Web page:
• In the collegiate model of athletics, the guiding principles should be based on fair opportunities to compete among institutions with similar commitments to intercollegiate athletics.
Translation: You’re not supposed to break the rules you made.
When the NCAA unveiled its new violation structure in August 2013, the “NCAA Collegiate Model” was front and center.* While lawyers and lobbyists worked to protect it from the outside, the NCAA’s enforcement department would work to protect it from the inside. The hope was that by enforcing these rules in a more organized and uniform fashion, the NCAA and schools wouldn’t look as if they were making up everything as they went along. This is important, because the antitrust attorneys who are suing the NCAA are constantly on the lookout for inconsistencies that they can use against the NCAA in court.
*The violations in the North Carolina case occurred before the new structure was put into place, so while the NCAA is using the new language, it probably is using the old penalty structure. What does that mean? Not much. The Committee on Infractions was wildly inconsistent under the old structure, so it doesn’t really matter which structure is used except to the head coaches who could face suspensions under the new structure for actions taken by subordinates.
In recent enforcement cases involving what the NCAA calls Level I and Level II violations, schools have been accused of threatening the “integrity of the NCAA Collegiate Model.” This phrase popped up in the public report on the Syracuse case that got Orange men’s basketball coach Jim Boeheim suspended and AD Daryl Gross fired. It popped up in the public report on the case involving Georgia swim coach Jack Bauerle, who conspired to help an athlete get a passing grade in a class for which he never completed any work.
The NCAA has to at least attempt to protect this model, because its attorneys have already stated in court papers that the NCAA has no responsibility to ensure that athletes get a quality education. Attorney Michael Hausfeld, the lawyer who got the win last year in O’Bannon v. NCAA, filed a suit against UNC and the NCAA earlier this year on behalf of former North Carolina football player Devon Ramsey and former North Carolina women’s basketball player Rashanda McCants claiming the school did not fulfill its promise of a quality education while hiding behind NCAA rules to keep the athletes from reaping a larger cut of the revenues brought in by their sports. In the NCAA’s response to the suit, its attorneys wrote, “the NCAA did not assume a duty to ensure the quality of the education of student-athletes.”
While that is the proper defense strategy in that case, it won’t help the NCAA’s argument in other cases. During the O’Bannon trial last year, the NCAA’s attorneys tried hard to convince Judge Claudia Wilken that the mix of education and athletics is critical, and giving more money to the athletes would upset that balance. Wilken was unmoved, but the NCAA will keep trying to use this argument because it has no other defense as an organization of member schools that have colluded to create an artificial salary cap for athletes. The NCAA will certainly use an educational hook in trying to rally lawmakers to its side. Education always plays well on Capitol Hill. Of course, the judges and lawmakers the NCAA hopes to convince might not believe education is terribly important to the NCAA or its members if the COI doesn’t take decisive action in the biggest case of academic fraud in the organization’s history.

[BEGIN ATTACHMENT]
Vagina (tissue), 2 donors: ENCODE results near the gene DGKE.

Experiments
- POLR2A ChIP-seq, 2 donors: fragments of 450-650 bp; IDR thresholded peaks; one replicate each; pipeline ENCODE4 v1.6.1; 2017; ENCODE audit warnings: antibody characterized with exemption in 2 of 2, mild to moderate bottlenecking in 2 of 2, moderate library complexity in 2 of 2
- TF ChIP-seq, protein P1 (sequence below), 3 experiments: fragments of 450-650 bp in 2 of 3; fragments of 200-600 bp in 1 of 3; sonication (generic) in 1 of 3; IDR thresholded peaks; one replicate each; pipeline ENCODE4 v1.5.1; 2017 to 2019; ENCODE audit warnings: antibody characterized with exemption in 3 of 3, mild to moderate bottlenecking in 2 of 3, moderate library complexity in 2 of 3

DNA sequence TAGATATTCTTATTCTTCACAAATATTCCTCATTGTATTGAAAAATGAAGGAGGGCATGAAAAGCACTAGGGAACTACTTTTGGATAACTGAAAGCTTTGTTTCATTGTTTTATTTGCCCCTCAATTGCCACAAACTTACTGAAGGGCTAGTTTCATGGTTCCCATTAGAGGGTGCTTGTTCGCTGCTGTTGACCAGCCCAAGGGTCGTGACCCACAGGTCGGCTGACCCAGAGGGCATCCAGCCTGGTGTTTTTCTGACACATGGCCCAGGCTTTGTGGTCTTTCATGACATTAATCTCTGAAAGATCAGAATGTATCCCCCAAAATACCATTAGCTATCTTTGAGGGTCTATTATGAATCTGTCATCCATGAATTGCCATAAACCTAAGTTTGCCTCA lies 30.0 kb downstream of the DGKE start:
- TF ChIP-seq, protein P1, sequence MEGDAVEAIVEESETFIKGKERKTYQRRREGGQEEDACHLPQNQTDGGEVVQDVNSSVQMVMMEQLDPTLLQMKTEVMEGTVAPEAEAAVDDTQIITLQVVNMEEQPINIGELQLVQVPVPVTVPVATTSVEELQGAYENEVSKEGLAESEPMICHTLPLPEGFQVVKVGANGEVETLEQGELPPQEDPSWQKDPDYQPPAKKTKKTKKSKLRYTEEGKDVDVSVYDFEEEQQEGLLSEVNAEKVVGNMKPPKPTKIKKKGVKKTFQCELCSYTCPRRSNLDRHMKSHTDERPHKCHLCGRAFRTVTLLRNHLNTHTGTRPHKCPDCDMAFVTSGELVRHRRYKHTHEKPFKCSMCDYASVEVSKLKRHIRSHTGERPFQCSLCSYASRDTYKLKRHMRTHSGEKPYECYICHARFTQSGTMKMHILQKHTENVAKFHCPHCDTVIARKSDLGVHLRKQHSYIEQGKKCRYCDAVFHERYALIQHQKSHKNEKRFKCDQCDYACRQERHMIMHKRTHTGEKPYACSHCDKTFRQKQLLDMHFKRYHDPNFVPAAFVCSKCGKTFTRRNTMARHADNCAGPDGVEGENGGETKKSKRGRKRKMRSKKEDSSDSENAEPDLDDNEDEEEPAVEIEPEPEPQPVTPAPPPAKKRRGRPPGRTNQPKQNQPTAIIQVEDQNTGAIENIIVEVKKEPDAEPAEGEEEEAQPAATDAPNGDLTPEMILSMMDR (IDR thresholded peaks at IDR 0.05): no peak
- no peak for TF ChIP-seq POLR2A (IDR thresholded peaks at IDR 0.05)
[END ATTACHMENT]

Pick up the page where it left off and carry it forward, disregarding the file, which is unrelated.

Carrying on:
This is part of the quandary for the members of the COI. They have come along at a delicate time. If they don’t hammer North Carolina, it will look once again like the NCAA doesn’t care about education. But if they do hammer North Carolina, they’ll only deny scholarship offers to athletes who weren’t even born when the pattern of academic fraud began. If the NCAA’s commitment to education (or lack thereof) is Scylla, then the public perception of the COI’s penalty menu is Charybdis. The COI lacks the authority to punish most of the people who were actually guilty of the infractions. The athletic department and faculty members involved in the scheme are already out of their jobs. So are the chancellor and AD who presided at the time. No matter what common sense may say, the NCAA has no evidence linking any current coaches to the scheme. (Pity current AD Bubba Cunningham and football coach Larry Fedora, who came to Chapel Hill after the scheme ended and have spent their entire time there cleaning up messes made by others.)
The most the COI can do now is cut athletic scholarships to cripple the involved programs. Yanking a scholarship that would have gone to someone currently in middle school or high school doesn’t solve anything. If the members of the COI do hammer North Carolina, they’ll look like heartless ghouls punching the stomachs of 18-year-olds because they can’t reach the people at whom they’re really mad. That sort of punishment used to draw cheers. Lately, people have begun thinking about who actually takes the brunt.
So, what do the members of the COI do with North Carolina? Do they protect the NCAA Collegiate Model at the expense of people who had nothing to do with the academic fraud? Or do they show mercy on future Tar Heels while offering yet another example that the NCAA doesn’t care about academics enough to take any meaningful action?
Such is the state of the NCAA Collegiate Model in 2015. No matter what path the COI chooses, the NCAA will lose.